Suppression of TDO-mediated tryptophan catabolism in glioblastoma cells by a steroid-responsive FKBP52-dependent pathway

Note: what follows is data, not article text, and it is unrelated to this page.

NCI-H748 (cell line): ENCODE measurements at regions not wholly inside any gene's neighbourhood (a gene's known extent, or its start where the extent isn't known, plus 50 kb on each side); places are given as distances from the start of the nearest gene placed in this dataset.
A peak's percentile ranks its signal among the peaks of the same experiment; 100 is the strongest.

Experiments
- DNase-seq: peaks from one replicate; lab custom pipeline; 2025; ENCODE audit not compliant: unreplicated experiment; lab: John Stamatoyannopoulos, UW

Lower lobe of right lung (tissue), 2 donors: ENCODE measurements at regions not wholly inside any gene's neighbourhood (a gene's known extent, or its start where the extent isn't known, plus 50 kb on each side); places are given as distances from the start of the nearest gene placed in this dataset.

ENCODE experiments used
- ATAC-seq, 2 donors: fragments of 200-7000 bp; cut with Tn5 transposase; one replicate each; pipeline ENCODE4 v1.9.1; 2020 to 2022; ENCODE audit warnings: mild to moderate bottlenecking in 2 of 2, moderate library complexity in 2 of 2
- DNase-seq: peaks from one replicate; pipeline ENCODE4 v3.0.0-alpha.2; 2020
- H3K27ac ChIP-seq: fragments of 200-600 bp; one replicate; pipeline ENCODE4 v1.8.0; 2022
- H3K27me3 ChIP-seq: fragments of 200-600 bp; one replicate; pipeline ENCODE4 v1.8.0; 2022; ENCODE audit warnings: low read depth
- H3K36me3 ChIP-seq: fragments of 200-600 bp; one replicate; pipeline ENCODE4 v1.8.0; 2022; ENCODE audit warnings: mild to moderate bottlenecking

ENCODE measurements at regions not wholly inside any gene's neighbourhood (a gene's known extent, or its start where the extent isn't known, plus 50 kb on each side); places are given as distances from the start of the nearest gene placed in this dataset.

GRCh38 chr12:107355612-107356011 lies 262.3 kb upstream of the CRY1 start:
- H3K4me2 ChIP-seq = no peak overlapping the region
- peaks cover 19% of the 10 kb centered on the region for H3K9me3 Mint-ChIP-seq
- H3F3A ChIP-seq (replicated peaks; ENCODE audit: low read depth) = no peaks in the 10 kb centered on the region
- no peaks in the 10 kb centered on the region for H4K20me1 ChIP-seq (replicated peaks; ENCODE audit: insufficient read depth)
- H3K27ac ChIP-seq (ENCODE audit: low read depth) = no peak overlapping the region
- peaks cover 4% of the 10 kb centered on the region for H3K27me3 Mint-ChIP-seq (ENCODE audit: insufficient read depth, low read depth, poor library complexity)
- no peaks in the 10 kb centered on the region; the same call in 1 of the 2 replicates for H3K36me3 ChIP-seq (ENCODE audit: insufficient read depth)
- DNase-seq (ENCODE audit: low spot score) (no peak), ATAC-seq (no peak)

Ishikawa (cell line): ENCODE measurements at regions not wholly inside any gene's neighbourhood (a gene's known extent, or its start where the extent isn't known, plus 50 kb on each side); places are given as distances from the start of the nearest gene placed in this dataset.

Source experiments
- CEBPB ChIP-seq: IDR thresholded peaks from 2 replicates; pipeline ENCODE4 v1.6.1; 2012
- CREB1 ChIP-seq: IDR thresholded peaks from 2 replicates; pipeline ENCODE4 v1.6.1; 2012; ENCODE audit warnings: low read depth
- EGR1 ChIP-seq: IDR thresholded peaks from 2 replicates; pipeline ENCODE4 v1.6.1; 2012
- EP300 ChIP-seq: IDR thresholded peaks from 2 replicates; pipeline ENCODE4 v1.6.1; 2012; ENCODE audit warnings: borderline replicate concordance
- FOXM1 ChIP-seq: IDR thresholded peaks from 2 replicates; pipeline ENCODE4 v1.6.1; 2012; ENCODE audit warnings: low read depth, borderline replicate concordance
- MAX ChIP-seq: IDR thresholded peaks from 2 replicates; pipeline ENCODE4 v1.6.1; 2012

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Tryptophan catabolism is increasingly recognized as a key and druggable molecular mechanism active in cancer, immune, and glioneural cells and involved in the modulation of antitumor immunity, autoimmunity and glioneural function. In addition to the pivotal rate limiting enzyme indoleamine-2,3-dioxygenase, expression of tryptophan-2,3-dioxygenase (TDO) has recently been described as an alternative pathway responsible for constitutive tryptophan degradation in malignant gliomas and other types of cancer. In addition, TDO has been implicated as a key regulator of neurotoxicity involved in neurodegenerative diseases and ageing. The pathways regulating TDO expression, however, are largely unknown. Here, a siRNA-based transcription factor profiling in human glioblastoma cells revealed that the expression of human TDO is suppressed by endogenous glucocorticoid signaling. Similarly, treatment of glioblastoma cells with the synthetic glucocorticoid dexamethasone led to a reduction of TDO expression and activity in vitro and in vivo. TDO inhibition was dependent on the immunophilin FKBP52, whose FK1 domain physically interacted with the glucocorticoid receptor as demonstrated by bimolecular fluorescence complementation and in situ proximity ligation assays. Accordingly, gene expression profile analyses revealed negative correlation of FKBP52 and TDO in glial and neural tumors and in normal brain. Knockdown of FKBP52 and treatment with the FK-binding immunosuppressant FK506 enhanced TDO expression and activity in glioblastoma cells. In summary, we identify a novel steroid-responsive FKBP52-dependent pathway suppressing the expression and activity of TDO, a central and rate-limiting enzyme in tryptophan metabolism, in human gliomas. GLIA 2015;63:78–90

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